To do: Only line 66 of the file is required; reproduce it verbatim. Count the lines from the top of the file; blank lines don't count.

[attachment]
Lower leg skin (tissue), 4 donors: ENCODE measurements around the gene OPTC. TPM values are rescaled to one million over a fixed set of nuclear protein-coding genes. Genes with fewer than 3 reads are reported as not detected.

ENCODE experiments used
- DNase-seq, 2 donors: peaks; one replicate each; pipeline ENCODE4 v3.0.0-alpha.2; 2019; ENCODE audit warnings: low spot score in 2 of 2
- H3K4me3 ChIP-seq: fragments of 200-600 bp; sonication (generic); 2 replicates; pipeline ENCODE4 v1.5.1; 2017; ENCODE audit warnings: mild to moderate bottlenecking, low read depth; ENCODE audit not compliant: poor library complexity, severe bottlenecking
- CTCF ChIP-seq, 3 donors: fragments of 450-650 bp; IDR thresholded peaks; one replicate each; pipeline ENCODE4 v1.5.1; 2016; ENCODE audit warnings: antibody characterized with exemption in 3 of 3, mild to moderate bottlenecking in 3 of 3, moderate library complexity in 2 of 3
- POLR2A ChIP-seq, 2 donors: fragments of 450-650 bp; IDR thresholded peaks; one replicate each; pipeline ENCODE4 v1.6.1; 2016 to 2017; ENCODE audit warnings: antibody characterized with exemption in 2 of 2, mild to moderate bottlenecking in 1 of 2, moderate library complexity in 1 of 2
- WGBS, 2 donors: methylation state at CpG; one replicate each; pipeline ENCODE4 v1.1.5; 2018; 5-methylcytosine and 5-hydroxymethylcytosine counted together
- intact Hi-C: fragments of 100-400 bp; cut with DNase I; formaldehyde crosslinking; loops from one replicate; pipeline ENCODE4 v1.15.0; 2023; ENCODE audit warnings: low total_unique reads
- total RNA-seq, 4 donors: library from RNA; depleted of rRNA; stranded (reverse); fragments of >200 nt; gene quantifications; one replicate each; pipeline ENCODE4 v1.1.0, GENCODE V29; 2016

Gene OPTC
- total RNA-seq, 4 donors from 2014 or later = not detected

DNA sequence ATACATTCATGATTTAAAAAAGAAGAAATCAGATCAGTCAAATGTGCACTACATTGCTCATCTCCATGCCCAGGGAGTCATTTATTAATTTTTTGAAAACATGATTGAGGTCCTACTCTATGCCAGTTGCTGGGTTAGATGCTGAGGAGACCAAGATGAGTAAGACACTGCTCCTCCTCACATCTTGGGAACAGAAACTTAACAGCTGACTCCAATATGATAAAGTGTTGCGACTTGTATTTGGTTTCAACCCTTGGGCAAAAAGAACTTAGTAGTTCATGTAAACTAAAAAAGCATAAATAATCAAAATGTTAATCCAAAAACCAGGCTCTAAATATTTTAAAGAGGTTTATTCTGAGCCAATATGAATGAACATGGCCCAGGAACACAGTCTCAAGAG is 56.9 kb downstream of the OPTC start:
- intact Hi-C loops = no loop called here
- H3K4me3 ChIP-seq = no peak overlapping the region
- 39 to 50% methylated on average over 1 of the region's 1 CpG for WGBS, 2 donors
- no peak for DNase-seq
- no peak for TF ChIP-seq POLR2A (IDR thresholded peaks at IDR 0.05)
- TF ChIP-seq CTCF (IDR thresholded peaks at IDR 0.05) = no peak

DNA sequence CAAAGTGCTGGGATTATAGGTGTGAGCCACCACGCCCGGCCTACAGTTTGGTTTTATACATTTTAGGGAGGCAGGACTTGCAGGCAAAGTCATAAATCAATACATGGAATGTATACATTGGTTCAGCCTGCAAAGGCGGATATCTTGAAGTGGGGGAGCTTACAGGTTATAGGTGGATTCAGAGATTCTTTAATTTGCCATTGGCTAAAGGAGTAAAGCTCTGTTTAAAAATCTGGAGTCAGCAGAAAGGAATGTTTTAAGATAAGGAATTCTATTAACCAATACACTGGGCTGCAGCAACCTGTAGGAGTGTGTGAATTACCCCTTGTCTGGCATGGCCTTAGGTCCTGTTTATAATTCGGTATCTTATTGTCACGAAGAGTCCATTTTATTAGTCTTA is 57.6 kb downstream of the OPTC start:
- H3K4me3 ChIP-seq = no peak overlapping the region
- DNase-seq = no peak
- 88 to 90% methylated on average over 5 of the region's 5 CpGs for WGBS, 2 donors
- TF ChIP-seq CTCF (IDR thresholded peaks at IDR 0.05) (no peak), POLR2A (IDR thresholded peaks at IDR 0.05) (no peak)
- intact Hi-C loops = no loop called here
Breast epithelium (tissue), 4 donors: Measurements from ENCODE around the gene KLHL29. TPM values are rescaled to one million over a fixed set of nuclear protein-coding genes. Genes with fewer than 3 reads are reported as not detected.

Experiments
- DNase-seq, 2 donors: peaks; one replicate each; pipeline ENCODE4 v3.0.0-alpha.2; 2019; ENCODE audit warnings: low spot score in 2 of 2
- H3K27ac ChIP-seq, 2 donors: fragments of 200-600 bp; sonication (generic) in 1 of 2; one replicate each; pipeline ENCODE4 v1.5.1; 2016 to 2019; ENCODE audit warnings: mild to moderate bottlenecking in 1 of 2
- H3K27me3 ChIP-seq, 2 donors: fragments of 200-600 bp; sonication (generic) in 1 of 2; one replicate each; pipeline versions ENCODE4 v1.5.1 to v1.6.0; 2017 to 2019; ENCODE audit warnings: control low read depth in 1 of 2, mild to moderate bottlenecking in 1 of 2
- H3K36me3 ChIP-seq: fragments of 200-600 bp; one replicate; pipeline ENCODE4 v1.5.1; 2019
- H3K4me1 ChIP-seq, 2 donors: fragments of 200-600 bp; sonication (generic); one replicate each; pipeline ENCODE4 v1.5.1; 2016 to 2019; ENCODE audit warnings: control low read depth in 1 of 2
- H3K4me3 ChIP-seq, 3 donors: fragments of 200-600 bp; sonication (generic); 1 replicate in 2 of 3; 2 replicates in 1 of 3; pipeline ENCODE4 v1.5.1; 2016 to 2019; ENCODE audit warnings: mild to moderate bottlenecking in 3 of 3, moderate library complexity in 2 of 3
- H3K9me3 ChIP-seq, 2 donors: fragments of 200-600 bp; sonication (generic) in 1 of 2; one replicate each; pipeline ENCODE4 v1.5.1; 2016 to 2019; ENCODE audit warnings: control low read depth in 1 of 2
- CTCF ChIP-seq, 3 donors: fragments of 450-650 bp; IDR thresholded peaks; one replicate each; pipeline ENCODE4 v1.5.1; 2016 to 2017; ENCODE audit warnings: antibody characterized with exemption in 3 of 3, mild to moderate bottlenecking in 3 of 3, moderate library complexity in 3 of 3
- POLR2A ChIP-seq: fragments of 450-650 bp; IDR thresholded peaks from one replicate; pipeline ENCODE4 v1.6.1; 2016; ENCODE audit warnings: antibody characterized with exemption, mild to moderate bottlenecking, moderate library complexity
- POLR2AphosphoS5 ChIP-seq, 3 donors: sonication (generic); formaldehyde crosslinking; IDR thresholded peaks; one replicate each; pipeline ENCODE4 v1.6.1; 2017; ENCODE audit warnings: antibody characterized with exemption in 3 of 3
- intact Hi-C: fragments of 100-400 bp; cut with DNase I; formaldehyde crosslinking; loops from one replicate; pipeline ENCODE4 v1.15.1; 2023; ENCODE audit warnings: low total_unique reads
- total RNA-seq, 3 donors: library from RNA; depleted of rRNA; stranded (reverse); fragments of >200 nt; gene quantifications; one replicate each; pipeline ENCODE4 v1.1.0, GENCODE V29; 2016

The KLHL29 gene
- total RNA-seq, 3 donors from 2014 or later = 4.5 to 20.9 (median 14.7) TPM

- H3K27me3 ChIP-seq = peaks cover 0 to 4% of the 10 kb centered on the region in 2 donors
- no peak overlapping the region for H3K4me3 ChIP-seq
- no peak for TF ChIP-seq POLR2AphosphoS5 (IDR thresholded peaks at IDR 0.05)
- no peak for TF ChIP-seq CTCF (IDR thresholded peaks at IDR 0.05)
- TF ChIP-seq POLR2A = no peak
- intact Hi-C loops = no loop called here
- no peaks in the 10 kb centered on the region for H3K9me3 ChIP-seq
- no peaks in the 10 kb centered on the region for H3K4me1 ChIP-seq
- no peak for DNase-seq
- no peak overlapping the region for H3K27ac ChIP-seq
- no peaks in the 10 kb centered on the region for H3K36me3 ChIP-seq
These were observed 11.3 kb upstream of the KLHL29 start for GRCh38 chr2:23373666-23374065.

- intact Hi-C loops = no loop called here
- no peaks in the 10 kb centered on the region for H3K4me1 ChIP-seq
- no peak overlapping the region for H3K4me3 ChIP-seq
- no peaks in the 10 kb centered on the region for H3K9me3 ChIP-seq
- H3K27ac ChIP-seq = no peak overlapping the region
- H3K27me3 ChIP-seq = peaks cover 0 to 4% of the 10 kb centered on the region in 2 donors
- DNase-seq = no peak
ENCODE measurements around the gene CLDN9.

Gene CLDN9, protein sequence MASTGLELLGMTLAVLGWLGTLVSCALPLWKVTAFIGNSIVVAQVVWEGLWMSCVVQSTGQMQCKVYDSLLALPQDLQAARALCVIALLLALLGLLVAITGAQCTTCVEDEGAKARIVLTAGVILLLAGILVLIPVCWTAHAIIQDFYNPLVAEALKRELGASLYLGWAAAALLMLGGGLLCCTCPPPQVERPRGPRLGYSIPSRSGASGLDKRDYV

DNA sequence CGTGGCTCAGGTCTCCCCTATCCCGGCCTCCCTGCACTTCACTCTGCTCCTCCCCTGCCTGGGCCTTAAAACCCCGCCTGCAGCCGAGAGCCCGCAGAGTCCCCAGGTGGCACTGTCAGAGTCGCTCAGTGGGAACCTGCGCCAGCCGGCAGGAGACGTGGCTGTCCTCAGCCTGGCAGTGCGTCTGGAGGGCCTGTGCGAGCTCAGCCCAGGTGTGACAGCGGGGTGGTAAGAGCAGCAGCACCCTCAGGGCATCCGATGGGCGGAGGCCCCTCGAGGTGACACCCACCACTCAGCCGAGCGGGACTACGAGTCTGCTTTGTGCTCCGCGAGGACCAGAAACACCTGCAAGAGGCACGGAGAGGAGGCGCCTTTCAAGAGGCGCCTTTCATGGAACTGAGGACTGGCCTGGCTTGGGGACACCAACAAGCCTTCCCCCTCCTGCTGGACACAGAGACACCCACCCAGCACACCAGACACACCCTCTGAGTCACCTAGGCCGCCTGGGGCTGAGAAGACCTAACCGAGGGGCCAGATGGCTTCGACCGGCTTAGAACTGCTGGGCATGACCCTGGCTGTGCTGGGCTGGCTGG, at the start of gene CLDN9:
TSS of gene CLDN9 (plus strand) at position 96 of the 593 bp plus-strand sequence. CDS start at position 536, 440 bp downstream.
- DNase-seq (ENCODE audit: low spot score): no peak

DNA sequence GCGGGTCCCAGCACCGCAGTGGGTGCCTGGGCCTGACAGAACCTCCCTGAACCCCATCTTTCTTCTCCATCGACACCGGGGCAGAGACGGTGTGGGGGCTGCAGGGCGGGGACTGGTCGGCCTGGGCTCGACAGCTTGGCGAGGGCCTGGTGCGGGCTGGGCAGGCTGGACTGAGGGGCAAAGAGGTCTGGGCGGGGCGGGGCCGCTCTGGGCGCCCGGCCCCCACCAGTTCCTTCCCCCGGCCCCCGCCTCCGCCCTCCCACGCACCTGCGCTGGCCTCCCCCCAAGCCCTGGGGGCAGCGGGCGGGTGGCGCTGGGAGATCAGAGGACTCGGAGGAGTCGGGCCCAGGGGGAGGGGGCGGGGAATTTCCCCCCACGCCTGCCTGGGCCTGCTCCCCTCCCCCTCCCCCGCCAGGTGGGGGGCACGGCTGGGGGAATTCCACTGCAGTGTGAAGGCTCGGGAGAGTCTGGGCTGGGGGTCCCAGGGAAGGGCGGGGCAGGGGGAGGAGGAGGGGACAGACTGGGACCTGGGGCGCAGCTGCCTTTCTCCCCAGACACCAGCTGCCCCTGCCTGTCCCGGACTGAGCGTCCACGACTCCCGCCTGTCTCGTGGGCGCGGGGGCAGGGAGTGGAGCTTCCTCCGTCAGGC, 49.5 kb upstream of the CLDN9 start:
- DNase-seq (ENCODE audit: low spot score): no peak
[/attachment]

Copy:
- DNase-seq (ENCODE audit: low spot score): no peak